In the early 1960s Cummins began a slow decline. Sales and profits fluctuated. A new line of engines with more than 300 horsepower, introduced by the company in 1962, failed to gain a dominant market share for more than two years. Management was criticized for being behind in both product development and market share.
Part of the problem was Cummins's policy of diversification. Beginning in the late 1950s Cummins started acquiring an interest in companies that produced diesel-related products. By the late 1960s it had become genuinely diversified, purchasing a ski manufacturer, a bank, and even an Irish cattle-feeding outfit. Management had decided to make these acquisitions due to the slow growth of the diesel market. Whereas Cummins's sales averaged 15 percent annual growth, the diesel market was projected to expand at half that rate. A number of new diesel competitors, such as GMC Division and Perkins, compounded the problem.
By 1967 Cummins's share of the crucial heavy-truck market had slipped to less than 45 percent. Earnings were off 78 percent. A strong truck market helped sales rebound in 1968, reaching a record of $365 million. Vigorous sales continued over the next few years, but earnings were erratic. Miller's hand-picked young successor, Henry Schacht, who joined the company after graduating from Harvard Business School and assumed the presidency just two years later, blamed surprisingly strong demand for the thin margins. Instead of preparing for an increased truck demand, Cummins had diverted resources to its nondiesel holdings. To catch up to the competition, Cummins operated its factories 24 hours a day, seven days a week, and paid a large amount in overtime wages. A two-month-long strike only exacerbated the company's difficulties.
'We clearly left the door open to competitors,' Schacht told Forbes. Demand exceeded supply, and customers went elsewhere. There was criticism that Cummins met the demands of only its biggest customers and that smaller consumers were forced to buy from the competition. Cummins's share of the large truck market reached a low point of less than 40 percent in the early 1970s. The company elected to sell its other holdings and concentrate on meeting the unexpectedly high diesel demand.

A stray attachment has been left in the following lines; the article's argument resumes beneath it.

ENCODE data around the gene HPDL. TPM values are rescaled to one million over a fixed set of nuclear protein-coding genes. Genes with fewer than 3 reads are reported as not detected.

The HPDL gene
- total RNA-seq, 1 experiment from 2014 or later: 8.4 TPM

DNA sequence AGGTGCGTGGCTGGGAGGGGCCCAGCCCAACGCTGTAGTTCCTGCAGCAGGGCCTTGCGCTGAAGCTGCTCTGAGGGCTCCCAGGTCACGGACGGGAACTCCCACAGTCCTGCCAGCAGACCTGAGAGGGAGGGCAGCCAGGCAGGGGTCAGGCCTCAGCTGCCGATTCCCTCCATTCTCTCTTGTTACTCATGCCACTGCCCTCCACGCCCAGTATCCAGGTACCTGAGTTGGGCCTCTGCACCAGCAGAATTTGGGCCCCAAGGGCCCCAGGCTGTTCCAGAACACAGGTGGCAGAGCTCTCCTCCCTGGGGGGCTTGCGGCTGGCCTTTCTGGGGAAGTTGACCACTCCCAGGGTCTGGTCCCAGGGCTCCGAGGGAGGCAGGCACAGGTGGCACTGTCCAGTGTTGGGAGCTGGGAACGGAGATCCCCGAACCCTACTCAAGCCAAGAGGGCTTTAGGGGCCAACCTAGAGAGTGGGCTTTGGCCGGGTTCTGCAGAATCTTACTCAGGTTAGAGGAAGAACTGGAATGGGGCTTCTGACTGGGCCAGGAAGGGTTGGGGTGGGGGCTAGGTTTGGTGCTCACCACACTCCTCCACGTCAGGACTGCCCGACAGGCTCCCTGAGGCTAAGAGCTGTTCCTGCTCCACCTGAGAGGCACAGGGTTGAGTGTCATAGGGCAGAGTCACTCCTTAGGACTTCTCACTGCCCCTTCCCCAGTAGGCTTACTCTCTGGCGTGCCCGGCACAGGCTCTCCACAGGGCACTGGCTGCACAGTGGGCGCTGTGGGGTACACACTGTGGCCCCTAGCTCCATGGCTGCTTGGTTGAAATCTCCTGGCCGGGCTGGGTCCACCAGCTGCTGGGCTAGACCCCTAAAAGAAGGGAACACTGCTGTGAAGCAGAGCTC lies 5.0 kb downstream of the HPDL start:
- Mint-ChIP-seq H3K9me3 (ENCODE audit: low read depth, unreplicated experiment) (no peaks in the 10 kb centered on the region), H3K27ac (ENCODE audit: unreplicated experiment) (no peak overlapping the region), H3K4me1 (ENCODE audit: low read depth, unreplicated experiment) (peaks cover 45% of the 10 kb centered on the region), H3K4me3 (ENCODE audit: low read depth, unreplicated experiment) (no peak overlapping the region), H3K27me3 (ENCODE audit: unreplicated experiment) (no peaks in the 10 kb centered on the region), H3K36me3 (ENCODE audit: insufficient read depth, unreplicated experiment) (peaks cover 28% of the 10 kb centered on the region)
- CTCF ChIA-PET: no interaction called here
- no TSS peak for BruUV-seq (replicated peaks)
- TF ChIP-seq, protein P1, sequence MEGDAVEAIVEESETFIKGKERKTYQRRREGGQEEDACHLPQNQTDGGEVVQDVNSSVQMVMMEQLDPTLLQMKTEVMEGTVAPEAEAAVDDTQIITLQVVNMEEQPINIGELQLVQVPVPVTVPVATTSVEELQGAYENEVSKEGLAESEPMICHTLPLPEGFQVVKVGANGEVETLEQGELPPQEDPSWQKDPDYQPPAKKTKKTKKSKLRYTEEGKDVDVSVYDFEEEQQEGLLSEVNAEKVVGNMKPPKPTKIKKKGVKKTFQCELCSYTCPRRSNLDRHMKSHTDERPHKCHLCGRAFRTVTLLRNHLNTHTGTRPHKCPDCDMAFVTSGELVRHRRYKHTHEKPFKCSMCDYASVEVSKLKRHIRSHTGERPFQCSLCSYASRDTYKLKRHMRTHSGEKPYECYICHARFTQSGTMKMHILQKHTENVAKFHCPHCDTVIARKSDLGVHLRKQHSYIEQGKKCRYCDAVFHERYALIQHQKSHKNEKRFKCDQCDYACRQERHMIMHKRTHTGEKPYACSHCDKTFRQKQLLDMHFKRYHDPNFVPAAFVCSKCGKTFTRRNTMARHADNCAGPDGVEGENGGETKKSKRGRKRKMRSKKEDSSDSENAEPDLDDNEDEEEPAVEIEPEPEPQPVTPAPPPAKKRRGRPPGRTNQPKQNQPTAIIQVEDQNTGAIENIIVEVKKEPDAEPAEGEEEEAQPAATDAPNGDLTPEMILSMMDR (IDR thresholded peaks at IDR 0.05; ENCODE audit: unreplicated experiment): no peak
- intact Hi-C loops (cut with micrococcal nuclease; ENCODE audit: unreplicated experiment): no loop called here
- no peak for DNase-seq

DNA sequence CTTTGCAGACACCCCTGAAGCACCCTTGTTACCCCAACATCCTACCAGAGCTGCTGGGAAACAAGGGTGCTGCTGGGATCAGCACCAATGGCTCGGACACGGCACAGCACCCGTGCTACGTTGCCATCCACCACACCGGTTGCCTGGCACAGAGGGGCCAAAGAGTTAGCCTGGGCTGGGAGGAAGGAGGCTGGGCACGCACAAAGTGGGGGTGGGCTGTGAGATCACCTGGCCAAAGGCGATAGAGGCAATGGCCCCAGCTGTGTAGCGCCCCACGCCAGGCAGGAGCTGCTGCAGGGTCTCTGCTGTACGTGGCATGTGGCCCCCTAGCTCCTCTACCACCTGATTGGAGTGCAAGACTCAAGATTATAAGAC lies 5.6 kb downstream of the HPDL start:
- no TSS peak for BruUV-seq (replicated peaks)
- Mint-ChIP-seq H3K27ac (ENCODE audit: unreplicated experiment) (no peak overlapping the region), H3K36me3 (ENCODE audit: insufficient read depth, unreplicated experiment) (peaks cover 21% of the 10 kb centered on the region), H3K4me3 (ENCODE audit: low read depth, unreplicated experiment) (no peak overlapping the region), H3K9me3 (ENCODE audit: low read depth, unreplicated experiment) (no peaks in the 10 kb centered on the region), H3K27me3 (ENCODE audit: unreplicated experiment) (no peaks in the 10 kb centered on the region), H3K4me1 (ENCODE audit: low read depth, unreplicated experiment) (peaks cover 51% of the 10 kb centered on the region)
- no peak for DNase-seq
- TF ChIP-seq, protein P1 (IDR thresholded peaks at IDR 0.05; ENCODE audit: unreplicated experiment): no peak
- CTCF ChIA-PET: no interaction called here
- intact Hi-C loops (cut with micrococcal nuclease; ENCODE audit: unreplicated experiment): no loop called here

The main challenge was to devise a marketing strategy for engines that remained about 5 percent more expensive than that of the competition. The company refused to downgrade its product line. Management believed that the most significant problem for truckers who drove their vehicles 240,000 miles and more a year was downtime. Consequently, the company's response to its slipping market share was to make its engines more powerful, which in turn made them more reliable. In this way Cummins held on to its largest customers. Furthermore, the company expanded its overseas operations. It had a worldwide network of 3,000 service outlets and a computerized analysis of 50,000 miles of major highways, allowing it to match the best engine to the customer's requirements. Its reputation helped it gain access to new markets. By the mid-1970s, 25 percent of the company's revenues came from overseas, and additional profits were being made in the agriculture, construction, and marine enterprises for which Cummins was designing extra-large engines of 1,200 horsepower.
Then Cummins made an apparent mistake and introduced a line of 450-horsepower engines. This was 50 percent more power than a truck needed to haul a loaded rig at 65 mph on a level highway. Cummins was marketing power in its engines, but the problem was the new 55 mph speed limit. The company confronted this issue with an advertising campaign that stressed 'reserve power.' According to the ads, the new engines could easily maintain 55 mph even on uphill grades, so truckers could travel at the maximum allowable speed. Furthermore, constant speed and less shifting would actually increase fuel efficiency.
The new engines did not sell very well at first, as the truck market in 1975 slumped 40 percent. The following year, however, the market rebounded, and Cummins took the lion's share. Sales reached $1 billion and earnings were $59 million. Cummins benefited from the erratic enforcement of the 55 mph speed limit. Furthermore, the company outperformed its competitors by introducing a turbo-charged, slower-running version of its large-block engine, offering 5 percent better economy.